On appeal from the Supreme Court.
For the appellant Elwood B. Lee, Walter S. Keown.
For the respondent Lawrence Simons, Harry E. Newman.
For the respondent Kenneth Corbin, W. Durward McCloskey.
For the respondent Read Thompson, as administrator ad prosequendum, Camp, Lederer & Citta.
The opinion of the court was delivered by
HETFIELD, J. This appeal brings up for review three judgments entered in the Supreme Court, Ocean Circuit. The suits were instituted to recover for personal injuries sustained by the plaintiffs, Simons and Corbin, and for the death of Mary E. Thompson, resulting from an automobile accident which occurred on June 2d, 1935, when a car owned and operated by the plaintiff Corbin in which Simons and the decedent, Mary E. Thompson, were passengers, collided with an auto owned and driven by the defendant Lee at the intersection of two roads in Manchester township, Ocean county. The plaintiff Corbin was originally made a co-defendant with Lee in the Thompson suit, but a discontinuance was entered as to him at the commencement of the joint trial of the three cases, which resulted in a verdict in favor of each plaintiff, amounting to $3,000 for Simons, $8,000 for Corbin, subsequently reduced on a rule to show cause to $7,500, and $5,000 for the estate of Mary E. Thompson.
It is first argued that the trial court erroneously refused to nonsuit the plaintiffs and direct a verdict for the defendant, as the plaintiff failed to present sufficient evidence to support a finding of negligence on the part of the defendant. These grounds of appeal are not available to the appellant because of the fact that a rule to show cause was allowed and discharged in each of the three cases, and one of the reasons assigned for making the rules absolute, was that the verdict was against the weight of evidence. It is well settled that where a verdict has been attacked on a rule to show cause as being against the weight of evidence, the consideration and disposition of the rule covers the ground of a motion to nonsuit and a motion to direct, and operates as a bar to any argument or consideration of such grounds on an appeal. Robins v. Mack International, &c., Corp., 113 N.J.L. 377; Freschi v. Mason, 108 Id. 272; Catterall v. Otis Elevator Co., 103 Id. 381; Boniewsky v. Polish Home, 103 Id. 323; Noonan v. Great Atlantic and Pacific Tea Co., 104 Id. 136; Cleaves v. Yeskel, 104 Id. 497; and Overand v. Kiernan, 105 Id. 112.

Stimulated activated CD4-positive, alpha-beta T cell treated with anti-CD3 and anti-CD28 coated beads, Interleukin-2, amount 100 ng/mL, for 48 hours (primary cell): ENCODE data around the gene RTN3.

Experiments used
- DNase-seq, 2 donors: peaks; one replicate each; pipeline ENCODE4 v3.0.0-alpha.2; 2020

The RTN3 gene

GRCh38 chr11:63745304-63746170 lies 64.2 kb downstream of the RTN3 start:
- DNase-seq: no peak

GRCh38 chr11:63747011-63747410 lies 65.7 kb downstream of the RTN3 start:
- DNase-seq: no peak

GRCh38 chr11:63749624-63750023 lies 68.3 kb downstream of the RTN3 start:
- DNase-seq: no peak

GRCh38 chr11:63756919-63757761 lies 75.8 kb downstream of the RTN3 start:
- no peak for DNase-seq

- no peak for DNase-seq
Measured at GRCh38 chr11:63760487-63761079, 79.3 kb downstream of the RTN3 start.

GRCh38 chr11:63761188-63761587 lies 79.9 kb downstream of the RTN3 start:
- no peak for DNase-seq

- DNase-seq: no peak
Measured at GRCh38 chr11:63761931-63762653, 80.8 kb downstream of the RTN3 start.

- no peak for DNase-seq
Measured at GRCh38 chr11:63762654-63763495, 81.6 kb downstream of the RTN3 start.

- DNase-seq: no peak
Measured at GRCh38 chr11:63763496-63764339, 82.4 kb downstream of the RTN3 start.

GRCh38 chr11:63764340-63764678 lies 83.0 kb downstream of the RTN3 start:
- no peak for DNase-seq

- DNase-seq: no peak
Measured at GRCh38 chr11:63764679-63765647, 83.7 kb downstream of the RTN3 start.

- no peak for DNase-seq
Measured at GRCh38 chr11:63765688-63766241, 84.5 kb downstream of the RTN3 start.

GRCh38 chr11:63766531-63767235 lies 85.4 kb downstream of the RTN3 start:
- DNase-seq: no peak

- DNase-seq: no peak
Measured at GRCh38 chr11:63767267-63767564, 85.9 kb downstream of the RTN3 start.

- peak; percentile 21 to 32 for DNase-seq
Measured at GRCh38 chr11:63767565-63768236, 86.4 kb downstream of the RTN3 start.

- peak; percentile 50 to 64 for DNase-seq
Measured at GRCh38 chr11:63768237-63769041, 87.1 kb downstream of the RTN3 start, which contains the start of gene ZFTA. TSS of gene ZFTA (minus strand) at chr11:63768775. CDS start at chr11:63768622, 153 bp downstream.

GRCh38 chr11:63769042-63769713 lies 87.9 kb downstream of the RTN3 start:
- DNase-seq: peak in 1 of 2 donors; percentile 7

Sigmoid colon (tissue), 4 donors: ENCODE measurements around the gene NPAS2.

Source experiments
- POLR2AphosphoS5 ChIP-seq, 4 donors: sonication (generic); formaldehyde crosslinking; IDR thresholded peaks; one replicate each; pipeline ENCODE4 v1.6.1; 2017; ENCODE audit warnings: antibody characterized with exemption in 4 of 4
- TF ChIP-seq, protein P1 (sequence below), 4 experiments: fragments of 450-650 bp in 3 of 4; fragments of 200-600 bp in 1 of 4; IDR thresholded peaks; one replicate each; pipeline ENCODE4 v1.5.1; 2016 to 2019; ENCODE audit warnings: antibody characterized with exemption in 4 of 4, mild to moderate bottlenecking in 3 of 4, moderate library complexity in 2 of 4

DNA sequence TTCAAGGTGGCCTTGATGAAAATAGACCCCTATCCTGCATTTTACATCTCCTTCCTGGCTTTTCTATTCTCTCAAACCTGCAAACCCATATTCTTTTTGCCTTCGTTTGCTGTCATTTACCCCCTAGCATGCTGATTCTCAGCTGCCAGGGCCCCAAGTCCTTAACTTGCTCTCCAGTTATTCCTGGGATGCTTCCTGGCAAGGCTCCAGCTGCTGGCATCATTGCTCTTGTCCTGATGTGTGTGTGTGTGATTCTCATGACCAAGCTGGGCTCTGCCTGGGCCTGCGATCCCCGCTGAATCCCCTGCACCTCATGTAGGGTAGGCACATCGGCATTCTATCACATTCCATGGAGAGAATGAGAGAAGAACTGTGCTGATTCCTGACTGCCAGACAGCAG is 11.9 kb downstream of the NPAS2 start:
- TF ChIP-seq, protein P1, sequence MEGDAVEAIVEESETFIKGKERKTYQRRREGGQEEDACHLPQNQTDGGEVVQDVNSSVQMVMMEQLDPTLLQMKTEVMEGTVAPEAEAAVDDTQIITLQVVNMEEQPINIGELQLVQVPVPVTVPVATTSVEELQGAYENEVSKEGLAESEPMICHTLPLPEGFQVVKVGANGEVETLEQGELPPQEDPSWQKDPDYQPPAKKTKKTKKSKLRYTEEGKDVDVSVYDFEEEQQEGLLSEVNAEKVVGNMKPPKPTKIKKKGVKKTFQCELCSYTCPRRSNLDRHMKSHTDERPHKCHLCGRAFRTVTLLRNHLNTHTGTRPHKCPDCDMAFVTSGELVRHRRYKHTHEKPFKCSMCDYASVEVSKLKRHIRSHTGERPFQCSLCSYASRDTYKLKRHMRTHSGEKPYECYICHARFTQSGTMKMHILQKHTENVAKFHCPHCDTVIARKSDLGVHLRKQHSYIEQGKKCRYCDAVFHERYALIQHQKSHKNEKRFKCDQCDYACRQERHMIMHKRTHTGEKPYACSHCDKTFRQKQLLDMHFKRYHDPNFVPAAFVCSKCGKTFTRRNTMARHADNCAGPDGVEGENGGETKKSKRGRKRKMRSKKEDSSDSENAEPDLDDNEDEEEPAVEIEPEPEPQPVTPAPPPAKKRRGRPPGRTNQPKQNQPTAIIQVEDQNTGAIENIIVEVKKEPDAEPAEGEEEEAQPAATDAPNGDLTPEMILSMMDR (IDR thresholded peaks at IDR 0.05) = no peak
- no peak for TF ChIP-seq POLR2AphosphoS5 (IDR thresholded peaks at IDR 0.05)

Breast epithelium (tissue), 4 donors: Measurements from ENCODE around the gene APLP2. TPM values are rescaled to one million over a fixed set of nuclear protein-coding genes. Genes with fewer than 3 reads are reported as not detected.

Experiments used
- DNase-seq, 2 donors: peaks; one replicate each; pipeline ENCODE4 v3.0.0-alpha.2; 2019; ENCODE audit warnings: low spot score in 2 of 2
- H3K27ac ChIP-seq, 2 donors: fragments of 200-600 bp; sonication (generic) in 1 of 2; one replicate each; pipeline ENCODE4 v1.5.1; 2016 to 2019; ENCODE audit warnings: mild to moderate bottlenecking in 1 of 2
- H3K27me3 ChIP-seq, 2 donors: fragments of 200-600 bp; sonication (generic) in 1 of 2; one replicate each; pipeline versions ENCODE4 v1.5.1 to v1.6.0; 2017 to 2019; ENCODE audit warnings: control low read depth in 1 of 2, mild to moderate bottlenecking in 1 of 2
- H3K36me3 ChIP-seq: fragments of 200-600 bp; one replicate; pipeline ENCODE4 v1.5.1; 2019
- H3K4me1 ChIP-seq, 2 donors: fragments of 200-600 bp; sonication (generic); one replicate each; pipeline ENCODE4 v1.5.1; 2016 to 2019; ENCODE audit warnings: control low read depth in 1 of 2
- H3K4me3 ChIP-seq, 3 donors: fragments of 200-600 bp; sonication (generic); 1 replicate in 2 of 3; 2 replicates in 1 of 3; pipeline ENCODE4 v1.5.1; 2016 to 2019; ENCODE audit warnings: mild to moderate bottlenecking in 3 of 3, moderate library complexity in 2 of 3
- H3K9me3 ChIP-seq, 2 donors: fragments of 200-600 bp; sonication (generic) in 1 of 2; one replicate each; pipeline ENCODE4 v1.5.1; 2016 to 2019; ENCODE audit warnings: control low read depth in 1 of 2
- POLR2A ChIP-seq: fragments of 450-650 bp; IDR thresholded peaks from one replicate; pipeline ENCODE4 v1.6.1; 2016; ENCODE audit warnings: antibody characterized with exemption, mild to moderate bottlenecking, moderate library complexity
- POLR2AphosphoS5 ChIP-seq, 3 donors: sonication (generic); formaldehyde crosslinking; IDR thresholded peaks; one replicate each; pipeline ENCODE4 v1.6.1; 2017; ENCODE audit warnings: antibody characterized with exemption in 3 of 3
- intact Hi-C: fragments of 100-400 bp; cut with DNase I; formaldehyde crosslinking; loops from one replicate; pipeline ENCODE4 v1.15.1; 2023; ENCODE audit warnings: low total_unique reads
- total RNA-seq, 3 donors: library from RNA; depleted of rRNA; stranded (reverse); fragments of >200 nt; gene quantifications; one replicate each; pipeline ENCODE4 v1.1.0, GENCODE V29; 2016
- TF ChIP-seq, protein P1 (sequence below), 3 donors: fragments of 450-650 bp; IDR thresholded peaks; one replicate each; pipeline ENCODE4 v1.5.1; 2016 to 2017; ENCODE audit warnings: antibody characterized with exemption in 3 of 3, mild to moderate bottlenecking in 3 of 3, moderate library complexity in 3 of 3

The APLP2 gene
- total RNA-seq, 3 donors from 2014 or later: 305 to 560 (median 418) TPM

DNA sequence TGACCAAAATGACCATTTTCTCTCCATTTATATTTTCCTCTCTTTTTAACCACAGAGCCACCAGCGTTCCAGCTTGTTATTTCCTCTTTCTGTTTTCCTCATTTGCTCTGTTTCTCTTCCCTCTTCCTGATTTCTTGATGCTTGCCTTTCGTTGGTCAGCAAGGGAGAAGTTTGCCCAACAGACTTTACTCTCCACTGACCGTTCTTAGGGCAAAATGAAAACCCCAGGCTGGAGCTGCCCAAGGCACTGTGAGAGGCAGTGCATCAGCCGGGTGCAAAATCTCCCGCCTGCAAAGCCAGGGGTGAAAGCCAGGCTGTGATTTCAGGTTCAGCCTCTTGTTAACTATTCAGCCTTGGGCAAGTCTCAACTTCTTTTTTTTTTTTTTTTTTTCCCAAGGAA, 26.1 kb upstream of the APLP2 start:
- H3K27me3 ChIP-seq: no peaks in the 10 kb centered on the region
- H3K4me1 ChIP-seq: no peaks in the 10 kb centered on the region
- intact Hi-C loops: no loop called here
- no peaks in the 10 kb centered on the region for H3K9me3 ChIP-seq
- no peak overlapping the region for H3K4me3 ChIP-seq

The second point argued is based on the fifth, sixth and seventh grounds of appeal consisting of exceptions taken by the appellant to the instructions by the court to the jury, which exceptions read:
Mr. Keown: "I did want to take exception to that part of your honor's charge wherein your honor did not read the traffic regulation concerning the duty of a motorist in approaching a stop sign."
Mr. Keown: "I also respectfully pray an exception to that part of your honor's charge when, after calling that to your attention, your honor called to the jury's attention the fact that that act had been repealed."
Mr. Keown: "I respectfully pray an exception to failure of your honor to charge concerning the stop sign in the ...